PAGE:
Berry Bros. & Rudd, Britain’s oldest wine and spirit merchants, offer their expert advice on the perfect bottle to complement the rewards from your latest shoot.
Sourcing the ideal wine to pair with the spoils from a day’s shoot is nothing short of a challenge. It’s not just the diversity of birds and beasts that needs to be taken into consideration but the multitudinous means of cooking them – not to mention one’s personal preference as to how long your meat is hung. The myriad options can be overwhelming, thus we hope the following guide, if nothing else, ensures you avoid the potential pitfalls.
Matching wine and food often depends on finding an equilibrium between the two, although that’s not to say that contrasting flavours can’t also work tremendously well. If the flavours are at opposite ends of the spectrum, it is crucial that one doesn’t overwhelm the other.
It’s also important to distinguish body from flavour: for instance, a full-bodied white Burgundy is lightly flavoured, whereas a New Zealand Sauvignon Blanc is both full-flavoured and light-bodied. In a classic pairing of Roquefort and Sauternes, say, the saltiness of the cheese is in direct contrast to the moreish sweetness of the wine, but the strength of flavour in both is balanced. Hence rich or “high” game will call for stronger, full-flavoured wines. The fattier the bird or beast, the more tannic a wine it can handle and, of course, vice versa.
When serving game in a sauce or dressing, the strongest flavour in the dish should be the one that is matched to the wine – eg partnering the sweetness of balsamic vinegar with a fruity Beaujolais Cru or Australian Merlot.
Grouse is a full-flavoured bird that can cope with a full-flavoured red wine. As with all poultry you need to be aware of tannin and opt for wines that aren’t heavily tannic. The perfect choice with roast grouse is either a red from the Northern Rhône or a top-class mature red Burgundy.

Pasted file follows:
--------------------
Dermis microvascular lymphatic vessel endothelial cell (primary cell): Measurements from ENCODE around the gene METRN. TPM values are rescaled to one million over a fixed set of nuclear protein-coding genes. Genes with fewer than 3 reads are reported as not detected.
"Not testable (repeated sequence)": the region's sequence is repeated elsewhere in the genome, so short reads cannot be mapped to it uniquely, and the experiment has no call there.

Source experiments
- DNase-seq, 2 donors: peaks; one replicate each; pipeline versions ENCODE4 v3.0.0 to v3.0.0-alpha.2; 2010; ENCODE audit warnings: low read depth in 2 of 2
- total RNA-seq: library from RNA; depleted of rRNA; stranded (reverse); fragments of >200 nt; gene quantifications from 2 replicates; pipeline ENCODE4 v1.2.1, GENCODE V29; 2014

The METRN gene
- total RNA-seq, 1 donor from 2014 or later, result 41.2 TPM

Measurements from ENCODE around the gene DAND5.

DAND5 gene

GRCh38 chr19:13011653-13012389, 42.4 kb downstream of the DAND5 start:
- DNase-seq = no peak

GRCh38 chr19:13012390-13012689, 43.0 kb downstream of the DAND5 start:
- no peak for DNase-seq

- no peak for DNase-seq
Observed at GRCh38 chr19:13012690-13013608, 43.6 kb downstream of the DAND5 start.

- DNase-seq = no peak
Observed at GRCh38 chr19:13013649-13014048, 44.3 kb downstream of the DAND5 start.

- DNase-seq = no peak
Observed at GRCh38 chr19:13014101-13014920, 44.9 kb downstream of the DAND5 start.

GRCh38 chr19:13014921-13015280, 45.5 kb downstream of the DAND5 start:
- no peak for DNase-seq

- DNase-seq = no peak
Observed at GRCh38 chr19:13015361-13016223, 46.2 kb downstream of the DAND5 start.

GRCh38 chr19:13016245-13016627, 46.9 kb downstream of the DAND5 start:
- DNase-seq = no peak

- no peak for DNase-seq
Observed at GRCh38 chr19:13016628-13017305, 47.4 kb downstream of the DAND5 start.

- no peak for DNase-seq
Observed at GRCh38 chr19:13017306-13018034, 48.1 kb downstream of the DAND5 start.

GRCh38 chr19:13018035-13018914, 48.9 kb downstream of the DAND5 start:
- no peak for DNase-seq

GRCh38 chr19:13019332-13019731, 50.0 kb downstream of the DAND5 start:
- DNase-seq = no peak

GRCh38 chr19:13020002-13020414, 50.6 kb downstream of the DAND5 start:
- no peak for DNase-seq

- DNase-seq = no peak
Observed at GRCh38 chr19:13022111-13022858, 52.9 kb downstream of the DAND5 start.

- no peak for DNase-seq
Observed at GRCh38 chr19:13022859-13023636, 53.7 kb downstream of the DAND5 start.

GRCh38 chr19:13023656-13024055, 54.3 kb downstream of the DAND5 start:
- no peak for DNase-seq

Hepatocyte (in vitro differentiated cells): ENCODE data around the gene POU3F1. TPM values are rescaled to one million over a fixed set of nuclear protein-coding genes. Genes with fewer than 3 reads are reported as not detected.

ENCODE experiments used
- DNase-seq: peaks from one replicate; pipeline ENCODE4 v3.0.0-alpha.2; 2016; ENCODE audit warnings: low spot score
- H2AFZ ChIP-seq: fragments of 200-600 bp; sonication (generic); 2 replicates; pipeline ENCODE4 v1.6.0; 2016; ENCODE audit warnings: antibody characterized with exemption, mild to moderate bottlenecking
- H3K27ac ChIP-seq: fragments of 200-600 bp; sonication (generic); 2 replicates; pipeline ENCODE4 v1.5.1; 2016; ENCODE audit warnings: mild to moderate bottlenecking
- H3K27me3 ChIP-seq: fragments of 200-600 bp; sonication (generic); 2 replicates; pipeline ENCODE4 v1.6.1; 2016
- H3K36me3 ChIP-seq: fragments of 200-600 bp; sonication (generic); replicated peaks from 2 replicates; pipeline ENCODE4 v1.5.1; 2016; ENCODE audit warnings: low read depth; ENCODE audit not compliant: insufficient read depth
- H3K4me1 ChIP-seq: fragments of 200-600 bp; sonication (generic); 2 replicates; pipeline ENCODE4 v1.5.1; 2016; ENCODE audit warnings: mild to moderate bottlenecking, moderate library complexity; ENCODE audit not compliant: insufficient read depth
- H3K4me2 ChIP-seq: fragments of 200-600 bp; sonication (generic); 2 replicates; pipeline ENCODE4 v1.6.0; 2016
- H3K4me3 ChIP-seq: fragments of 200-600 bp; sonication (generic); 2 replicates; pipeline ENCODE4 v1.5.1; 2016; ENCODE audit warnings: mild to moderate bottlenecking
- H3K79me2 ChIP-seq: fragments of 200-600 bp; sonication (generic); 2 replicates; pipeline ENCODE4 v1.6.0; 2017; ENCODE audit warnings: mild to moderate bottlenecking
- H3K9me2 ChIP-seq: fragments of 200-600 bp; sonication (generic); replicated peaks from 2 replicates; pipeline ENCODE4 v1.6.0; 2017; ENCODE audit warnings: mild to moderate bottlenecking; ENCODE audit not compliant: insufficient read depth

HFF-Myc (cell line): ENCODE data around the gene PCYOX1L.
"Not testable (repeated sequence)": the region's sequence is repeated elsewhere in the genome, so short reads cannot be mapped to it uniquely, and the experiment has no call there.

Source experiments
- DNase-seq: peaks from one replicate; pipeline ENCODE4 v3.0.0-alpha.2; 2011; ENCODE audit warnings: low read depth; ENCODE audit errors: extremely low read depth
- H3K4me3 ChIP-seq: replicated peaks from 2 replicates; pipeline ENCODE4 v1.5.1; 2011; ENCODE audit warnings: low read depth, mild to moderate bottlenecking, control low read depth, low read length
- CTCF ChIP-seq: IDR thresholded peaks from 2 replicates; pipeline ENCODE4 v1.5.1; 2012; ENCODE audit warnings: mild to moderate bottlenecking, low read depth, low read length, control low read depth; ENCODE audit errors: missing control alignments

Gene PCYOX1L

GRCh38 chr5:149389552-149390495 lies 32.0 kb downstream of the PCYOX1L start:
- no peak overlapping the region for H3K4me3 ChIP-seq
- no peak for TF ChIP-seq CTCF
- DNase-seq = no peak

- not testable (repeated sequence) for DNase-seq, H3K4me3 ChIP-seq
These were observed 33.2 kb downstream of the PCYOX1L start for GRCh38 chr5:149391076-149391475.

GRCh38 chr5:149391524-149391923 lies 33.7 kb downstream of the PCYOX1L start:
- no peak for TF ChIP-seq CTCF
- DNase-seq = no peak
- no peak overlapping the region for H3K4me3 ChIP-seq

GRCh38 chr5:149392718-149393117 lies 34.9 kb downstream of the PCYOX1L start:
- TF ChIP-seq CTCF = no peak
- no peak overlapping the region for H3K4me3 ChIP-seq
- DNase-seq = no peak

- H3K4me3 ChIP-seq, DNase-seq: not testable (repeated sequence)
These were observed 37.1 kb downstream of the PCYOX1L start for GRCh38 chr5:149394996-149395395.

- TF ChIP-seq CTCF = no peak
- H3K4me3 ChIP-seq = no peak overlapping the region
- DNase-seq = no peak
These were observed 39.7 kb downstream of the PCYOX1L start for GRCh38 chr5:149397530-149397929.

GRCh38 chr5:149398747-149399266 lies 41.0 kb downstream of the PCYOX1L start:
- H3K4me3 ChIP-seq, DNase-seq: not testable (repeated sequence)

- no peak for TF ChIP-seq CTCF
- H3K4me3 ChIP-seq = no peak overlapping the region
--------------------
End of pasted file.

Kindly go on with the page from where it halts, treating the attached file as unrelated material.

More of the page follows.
Roast partridge can easily be overpowered by a tannic wine. Syrah is thus the ideal variety to seek out for this particular bird, although the optimum match would be a not-too-full-bodied version such as a Vin de Pays. That said, the classic French dish Perdrix aux Choux (lit. ‘braised partridge with cabbage’), which is flavoured with juniper and the aforementioned cabbage, will also pair well with white wines. In this instance try an unoaked Chardonnay or a white Rhône.
Another classic French game dish is Faisan à la Normande (or Normandy-style pheasant), a recipe prepared with apples and cream. Whites work wonders here, especially a dry Pinot Gris, as this aromatic variety will complement the sweetness of the apples in the mix. Roast pheasant partners very well with light, fruity varieties such as Pinot Noir, especially those from North America or New Zealand.
Roast wood pigeon relishes mature but full-flavoured reds such as Claret or Rioja. Pigeon breasts served warm with a green leaf salad meanwhile will benefit from wines that complement the salad dressing rather than the bird. Otherwise, as is true of all casseroles, if a wine has been used in the dish itself, always drink the same wine. For wood pigeon casserole – which is not all that dissimilar to coq au vin – fruity reds such as North American Pinot Noir or ‘bigger’ Australian Cabernet Sauvignon and Shiraz work well.
Wild duck such as mallard has far more flavour than its domestic cousins, thus it correspondingly requires a more flavoursome wine to match. A red from Northern Rhône would be the perfect solution here, as would an Australian Shiraz.
Venison has a rich, gamey flavour yet is very lean, which can make it fiendishly hard to match, but Pinot Noir is best placed to cope with its structure. Roast venison does not like too much tannin, so seek out a mature red Burgundy to go with it – although Pinot Noirs from New Zealand, Australia and North America make for worthy alternatives. (If Pinot Noir is not to your liking, a suitable substitute here might be a Côtes du Rhône.) A casserole widens your choice of wine: when cooked in red wine with herbs, onions and pot-vegetables you can opt for more full-bodied fare such as a Cabernet Sauvignon/Syrah blend, or even a Zinfandel.
Hare is another dark, gamey meat which is hard to match when served without a sauce. Fortunately it is most likely to be served in the ‘jugged’ style, with which a rich Amarone goes very well. For a lighter style of wine, look no further than a Côtes du Rhône, which is also well-suited to hare casseroles or stews cooked with the usual red wine, onions and herbs; other wines to consider for such a comforting plate of food are a North American Merlot or even a very fruity Beaujolais Cru.
Wild boar is similar to pork in nature, albeit more strongly flavoured. For reds you will again need to avoid too much tannin so a Beaujolais Cru would provide the requisite balance in this instance, equally so a light Pinot Noir; for white wines meanwhile, look to the Southern Rhône.